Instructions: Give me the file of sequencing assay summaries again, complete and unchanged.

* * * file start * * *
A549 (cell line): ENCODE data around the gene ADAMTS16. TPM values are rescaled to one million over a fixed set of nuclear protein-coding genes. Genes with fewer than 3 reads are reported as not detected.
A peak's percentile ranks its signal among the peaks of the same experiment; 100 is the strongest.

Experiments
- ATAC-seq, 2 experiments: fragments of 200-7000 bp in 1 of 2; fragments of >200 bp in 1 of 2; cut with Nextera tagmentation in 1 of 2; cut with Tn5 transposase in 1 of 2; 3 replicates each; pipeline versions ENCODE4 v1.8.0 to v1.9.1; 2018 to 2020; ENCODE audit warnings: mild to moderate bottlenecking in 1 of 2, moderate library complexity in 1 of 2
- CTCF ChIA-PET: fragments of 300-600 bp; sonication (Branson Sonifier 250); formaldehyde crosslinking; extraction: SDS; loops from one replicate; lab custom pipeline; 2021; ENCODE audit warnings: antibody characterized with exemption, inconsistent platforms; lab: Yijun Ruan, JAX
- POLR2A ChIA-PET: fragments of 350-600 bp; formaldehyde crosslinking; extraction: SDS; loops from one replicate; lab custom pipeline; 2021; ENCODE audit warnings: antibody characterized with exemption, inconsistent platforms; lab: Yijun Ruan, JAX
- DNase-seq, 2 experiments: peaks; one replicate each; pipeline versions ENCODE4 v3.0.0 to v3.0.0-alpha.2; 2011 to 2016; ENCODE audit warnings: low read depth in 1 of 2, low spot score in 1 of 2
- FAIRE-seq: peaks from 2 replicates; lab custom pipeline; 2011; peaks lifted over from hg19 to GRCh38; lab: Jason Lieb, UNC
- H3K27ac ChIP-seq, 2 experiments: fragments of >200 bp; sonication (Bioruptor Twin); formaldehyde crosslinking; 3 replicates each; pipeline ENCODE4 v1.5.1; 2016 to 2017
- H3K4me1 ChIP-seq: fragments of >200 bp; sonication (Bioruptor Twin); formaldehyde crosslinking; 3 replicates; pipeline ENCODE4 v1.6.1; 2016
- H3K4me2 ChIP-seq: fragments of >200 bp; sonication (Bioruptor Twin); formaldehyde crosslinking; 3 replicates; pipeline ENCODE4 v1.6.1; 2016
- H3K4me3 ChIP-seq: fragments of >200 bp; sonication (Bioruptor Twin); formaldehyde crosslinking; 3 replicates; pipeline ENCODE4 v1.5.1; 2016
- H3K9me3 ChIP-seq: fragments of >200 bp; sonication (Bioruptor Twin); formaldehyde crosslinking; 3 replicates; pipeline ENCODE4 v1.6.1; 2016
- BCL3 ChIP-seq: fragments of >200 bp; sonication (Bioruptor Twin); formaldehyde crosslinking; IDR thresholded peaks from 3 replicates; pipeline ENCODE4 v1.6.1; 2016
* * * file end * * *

A549 (cell line): ENCODE data around the gene ADAMTS16. TPM values are rescaled to one million over a fixed set of nuclear protein-coding genes. Genes with fewer than 3 reads are reported as not detected.
A peak's percentile ranks its signal among the peaks of the same experiment; 100 is the strongest.

Experiments
- ATAC-seq, 2 experiments: fragments of 200-7000 bp in 1 of 2; fragments of >200 bp in 1 of 2; cut with Nextera tagmentation in 1 of 2; cut with Tn5 transposase in 1 of 2; 3 replicates each; pipeline versions ENCODE4 v1.8.0 to v1.9.1; 2018 to 2020; ENCODE audit warnings: mild to moderate bottlenecking in 1 of 2, moderate library complexity in 1 of 2
- CTCF ChIA-PET: fragments of 300-600 bp; sonication (Branson Sonifier 250); formaldehyde crosslinking; extraction: SDS; loops from one replicate; lab custom pipeline; 2021; ENCODE audit warnings: antibody characterized with exemption, inconsistent platforms; lab: Yijun Ruan, JAX
- POLR2A ChIA-PET: fragments of 350-600 bp; formaldehyde crosslinking; extraction: SDS; loops from one replicate; lab custom pipeline; 2021; ENCODE audit warnings: antibody characterized with exemption, inconsistent platforms; lab: Yijun Ruan, JAX
- DNase-seq, 2 experiments: peaks; one replicate each; pipeline versions ENCODE4 v3.0.0 to v3.0.0-alpha.2; 2011 to 2016; ENCODE audit warnings: low read depth in 1 of 2, low spot score in 1 of 2
- FAIRE-seq: peaks from 2 replicates; lab custom pipeline; 2011; peaks lifted over from hg19 to GRCh38; lab: Jason Lieb, UNC
- H3K27ac ChIP-seq, 2 experiments: fragments of >200 bp; sonication (Bioruptor Twin); formaldehyde crosslinking; 3 replicates each; pipeline ENCODE4 v1.5.1; 2016 to 2017
- H3K4me1 ChIP-seq: fragments of >200 bp; sonication (Bioruptor Twin); formaldehyde crosslinking; 3 replicates; pipeline ENCODE4 v1.6.1; 2016
- H3K4me2 ChIP-seq: fragments of >200 bp; sonication (Bioruptor Twin); formaldehyde crosslinking; 3 replicates; pipeline ENCODE4 v1.6.1; 2016
- H3K4me3 ChIP-seq: fragments of >200 bp; sonication (Bioruptor Twin); formaldehyde crosslinking; 3 replicates; pipeline ENCODE4 v1.5.1; 2016
- H3K9me3 ChIP-seq: fragments of >200 bp; sonication (Bioruptor Twin); formaldehyde crosslinking; 3 replicates; pipeline ENCODE4 v1.6.1; 2016
- BCL3 ChIP-seq: fragments of >200 bp; sonication (Bioruptor Twin); formaldehyde crosslinking; IDR thresholded peaks from 3 replicates; pipeline ENCODE4 v1.6.1; 2016